(NEW YORK) — ‘Underwear’ bomber Umar Farouk Abdulmutallab was obsessed with radical Yemeni-American cleric Anwar Awlaki, and embarked on a pilgrimage to Yemen to seek him out in 2009. During that time he met with senior al Qaeda leaders and became a hardened terrorist who went on a mission to kill 289 people during his attempted Christmas Day attack in 2009.
Court papers filed before Abdulmutallab’s sentencing next Thursday reveal new details about his links to Awlaki, who had emerged as a key figure within Al Qaeda in the Arabian Peninsula. The report lays out in fascinating detail how Abdulmutallab came to his mission and why the Yemeni-American cleric was deemed so dangerous the U.S. government would hunt him down and kill him in a U.S. attack involving drones and military jets in September 2011.
For years, Abdulmutallab had been following the fiery radical’s online teachings of Awlaki. A psychological evaluation by Dr. Simon Perry, also released on Friday noted that Abdulmutallab was familiar with all of Awlaki’s lectures, saying, “They were an important motivator which led [Abdulmutallab] to decide to participate in jihad. He began listening to the lectures in 2005 and reading Aulaqi’s writings, which motivated him to accept martyrdom.”
In August 2009, Abdulmutallab left Dubai, where he had been taking graduate courses, and sought out Awlaki in Yemen. Abdulmutallab was not to be denied. “Defendant visited mosques and asked people he met if they knew how he could meet Awlaki. Eventually, defendant made contact with an individual who made contact for him.”
“Thereafter, defendant received a text message from Awlaki telling defendant to call him, which defendant did,” the government memo discloses.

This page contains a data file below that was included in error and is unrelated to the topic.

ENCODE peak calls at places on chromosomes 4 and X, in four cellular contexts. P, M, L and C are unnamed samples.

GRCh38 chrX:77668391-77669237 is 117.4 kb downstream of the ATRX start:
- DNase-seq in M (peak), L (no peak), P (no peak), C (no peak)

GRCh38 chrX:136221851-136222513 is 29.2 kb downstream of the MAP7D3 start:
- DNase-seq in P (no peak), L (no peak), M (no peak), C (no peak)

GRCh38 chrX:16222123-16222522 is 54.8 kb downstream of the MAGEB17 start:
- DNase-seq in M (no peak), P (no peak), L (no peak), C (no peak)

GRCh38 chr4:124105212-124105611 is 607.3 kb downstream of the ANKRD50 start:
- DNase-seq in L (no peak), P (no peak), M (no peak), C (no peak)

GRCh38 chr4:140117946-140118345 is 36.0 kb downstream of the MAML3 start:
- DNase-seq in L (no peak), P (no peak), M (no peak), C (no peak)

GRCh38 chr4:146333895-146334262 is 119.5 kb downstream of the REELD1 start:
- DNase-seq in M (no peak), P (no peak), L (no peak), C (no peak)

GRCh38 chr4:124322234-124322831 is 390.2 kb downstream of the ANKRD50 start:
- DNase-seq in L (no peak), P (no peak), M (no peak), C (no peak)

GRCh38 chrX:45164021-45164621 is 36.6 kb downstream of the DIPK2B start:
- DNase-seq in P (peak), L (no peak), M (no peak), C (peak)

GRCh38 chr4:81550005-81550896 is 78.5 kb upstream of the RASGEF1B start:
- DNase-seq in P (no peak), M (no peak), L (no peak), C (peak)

During the phone call, Awlaki asked that Abdulmutallab provide in writing the reasons he wanted to participate in violent jihad. After working on his response over the next three days Abdulmutallab was finally granted a meeting with Awlaki.
“Defendant was picked up and driven through the Yemeni desert. He eventually arrived at Awlaki’s house, and stayed there for three days. During that time, defendant met with Awlaki and the two men discussed martyrdom and jihad,” the sentencing memo notes.
“Defendant left Awlaki’s house, and was taken to another house, where he met AQAP bomb-maker Ibrahim Al Asiri. Defendant and Al Asiri discussed defendant’s desire to commit an act of jihad. Thereafter, Al Asiri discussed a plan for a martyrdom mission with Awlaki, who gave it final approval, and instructed defendant Abdulmutallab on it,” prosecutors noted.
The government filing also discloses that at an AQAP training camp Abdulmutallab met with Samir Khan a U.S. citizen who fled to Yemen and wrote the online English-language magazine Inspire dedicated to violent jihad and how-to ideas on terrorist attacks. Khan was also killed in the U.S. strike along with Awlaki.
Leading up to the attempted attack, the government’s memo noted that the bomb-maker personally gave Abdulmutallab the underwear bomb, and that Awalki “arranged for a professional film crew to film the [martyrdom] video. Awlaki assisted defendant in writing his martyrdom statement, and it was filmed over a period of two to three days.”
Noting his operational control over Abdulmutallab, the memo notes, “Although Awlaki gave defendant operational flexibility, Awlaki instructed defendant that the only requirements were that the attack be on a U.S. airliner, and that the attack take place over U.S. soil. Beyond that, Awlaki gave defendant discretion to choose the flight and date. “The government is requesting five life sentences for Abdulmutallab and is also asking that the judge release an FBI videotape showing a model of the underwear bomb and of an explosion with the same amount of explosive Abdulmutallab had in the bomb.
“Since [Abdulmutallab’s] motivation to commit martyrdom appears to be great, I believe there is high probability that given the opportunity, he would try once again to commit an act of martyrdom, endangering his and other innocent lives,” Dr. Perry’s assessment noted.
Abdulmutallab traveled from Yemen to Africa via Ethiopia to Ghana to Nigeria before he flew to Amsterdam, where he boarded the flight bound for Detroit. FBI officials believe that Abdulmutallab was wearing the device for much of his travels, and that moisture or the explosives becoming loose prevented the device from fully exploding.
The sentencing hearing is set for 1 p.m. on Feb. 16.
Copyright 2012 ABC News Radio
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